Creative directors are mainly responsible for producing innovative ideas in advertising channels such as television, print, and radio. Creative directors must design concepts in order to meet the marketing objectives of the company, while promoting a brand to the target audience. Creative directors are employed by advertising agencies or by large companies where they could work as in-house directors. Normally, a creative director also manages graphic artists and copywriters. Projects vary depending on the advertisement and media channel.
A creative director is the point person in identifying ways of representing a client or company’s identity in specific media channels. This job is very people-oriented and requires high level of creativity. Furthermore, a creative director is constantly tasked to review information and materials that are provided by the client. Eventually, these information and materials shall be discussed by with creative director with the whole production team. A creative director also often makes decisions in order to ensure creativity, quality, and profitability. They perform extensive research on advertising trends to ensure the effectiveness of their ad projects to be launched.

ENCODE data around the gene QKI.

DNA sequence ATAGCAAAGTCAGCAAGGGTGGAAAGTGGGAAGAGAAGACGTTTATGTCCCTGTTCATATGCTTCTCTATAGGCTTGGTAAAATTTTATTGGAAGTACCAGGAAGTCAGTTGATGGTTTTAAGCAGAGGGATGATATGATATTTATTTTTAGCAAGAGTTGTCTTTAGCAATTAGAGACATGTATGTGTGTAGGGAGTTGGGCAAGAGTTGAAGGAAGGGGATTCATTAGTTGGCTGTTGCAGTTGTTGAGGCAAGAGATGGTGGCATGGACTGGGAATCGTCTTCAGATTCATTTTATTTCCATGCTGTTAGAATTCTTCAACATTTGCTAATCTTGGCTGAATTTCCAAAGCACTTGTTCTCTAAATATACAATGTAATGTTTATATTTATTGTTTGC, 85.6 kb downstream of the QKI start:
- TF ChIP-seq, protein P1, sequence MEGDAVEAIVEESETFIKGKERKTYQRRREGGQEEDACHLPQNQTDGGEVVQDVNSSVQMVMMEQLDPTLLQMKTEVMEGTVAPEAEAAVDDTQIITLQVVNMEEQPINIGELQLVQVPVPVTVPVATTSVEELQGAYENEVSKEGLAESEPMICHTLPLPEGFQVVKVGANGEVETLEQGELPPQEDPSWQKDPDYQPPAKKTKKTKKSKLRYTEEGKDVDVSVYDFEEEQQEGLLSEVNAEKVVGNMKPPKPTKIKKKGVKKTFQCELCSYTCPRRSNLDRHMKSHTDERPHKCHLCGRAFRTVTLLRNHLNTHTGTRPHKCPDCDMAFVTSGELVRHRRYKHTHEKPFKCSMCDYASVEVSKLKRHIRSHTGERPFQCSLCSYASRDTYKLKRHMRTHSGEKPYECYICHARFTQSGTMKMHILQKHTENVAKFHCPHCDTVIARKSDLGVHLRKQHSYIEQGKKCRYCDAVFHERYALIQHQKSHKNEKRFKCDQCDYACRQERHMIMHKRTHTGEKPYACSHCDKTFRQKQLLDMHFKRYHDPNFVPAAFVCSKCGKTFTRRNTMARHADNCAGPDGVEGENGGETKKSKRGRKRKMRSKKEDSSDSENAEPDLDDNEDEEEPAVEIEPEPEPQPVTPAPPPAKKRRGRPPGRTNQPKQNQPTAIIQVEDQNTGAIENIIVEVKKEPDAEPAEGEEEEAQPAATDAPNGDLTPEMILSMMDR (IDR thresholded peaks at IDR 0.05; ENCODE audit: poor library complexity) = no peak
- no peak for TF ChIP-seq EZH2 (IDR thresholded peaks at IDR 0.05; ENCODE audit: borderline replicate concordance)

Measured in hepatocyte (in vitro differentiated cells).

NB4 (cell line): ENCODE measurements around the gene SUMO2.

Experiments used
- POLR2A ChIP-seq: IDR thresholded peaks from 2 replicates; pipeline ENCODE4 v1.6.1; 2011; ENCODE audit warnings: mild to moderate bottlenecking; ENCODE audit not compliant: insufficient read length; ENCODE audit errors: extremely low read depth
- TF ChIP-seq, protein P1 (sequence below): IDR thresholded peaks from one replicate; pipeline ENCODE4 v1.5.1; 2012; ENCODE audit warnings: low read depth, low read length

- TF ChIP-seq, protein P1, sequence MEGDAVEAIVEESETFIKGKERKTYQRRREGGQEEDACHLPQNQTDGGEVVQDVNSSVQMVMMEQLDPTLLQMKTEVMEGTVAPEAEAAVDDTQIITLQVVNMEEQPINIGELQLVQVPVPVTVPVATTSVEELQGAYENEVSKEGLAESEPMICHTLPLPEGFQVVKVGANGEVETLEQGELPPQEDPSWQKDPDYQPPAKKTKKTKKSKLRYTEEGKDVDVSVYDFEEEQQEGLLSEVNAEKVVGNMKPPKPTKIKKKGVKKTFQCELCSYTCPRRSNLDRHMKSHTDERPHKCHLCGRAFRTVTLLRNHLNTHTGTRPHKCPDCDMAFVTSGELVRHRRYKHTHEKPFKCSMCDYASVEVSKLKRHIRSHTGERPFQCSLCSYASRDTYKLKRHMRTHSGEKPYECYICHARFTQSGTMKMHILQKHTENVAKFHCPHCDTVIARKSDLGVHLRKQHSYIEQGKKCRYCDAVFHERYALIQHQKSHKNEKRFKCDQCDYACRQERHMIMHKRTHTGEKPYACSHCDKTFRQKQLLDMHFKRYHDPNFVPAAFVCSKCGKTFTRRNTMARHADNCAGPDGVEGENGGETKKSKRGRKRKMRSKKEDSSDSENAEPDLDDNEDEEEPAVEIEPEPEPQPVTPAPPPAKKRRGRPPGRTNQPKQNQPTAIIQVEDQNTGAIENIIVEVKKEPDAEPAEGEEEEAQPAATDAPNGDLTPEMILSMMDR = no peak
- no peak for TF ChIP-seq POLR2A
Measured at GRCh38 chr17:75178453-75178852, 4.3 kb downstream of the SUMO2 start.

Education and Training Requirements
To become a creative director, one should earn a degree in art, graphic design, advertising or communications. A creative director should have enough years of experience in branding and project management. Most companies would hire someone who has 5 to 10 years of experience. Often, creative directors start as graphic artists. A creative director should also be familiar and knowledgeable in various media channels, such as TV, radio, internet and print.
Knowledge and Skills Requirements
To be successful in this field, creative directors must be able to juggle tasks, give directions to the staff and follow specific instructions given by the clients. They should possess strong persuasion and presentation skills, excellent verbal and written communication skills, interpersonal and leadership skills, organizational skills and advanced computer skills.
Creative directors always work under pressure. This job is often about deadline without compromising quality. Time pressure is always present in the field of advertising, since it would be too expensive to work behind the original schedule and time line, most especially if it is a television commercial. Job security could be a main issue for most creative directors.
The compensation that a creative director should expect is not fixed. It is mainly dependent on a person’s skills and experience, as well as the company and clients. Creative directors can earn an average annual income of $63,000 to up to $120,000.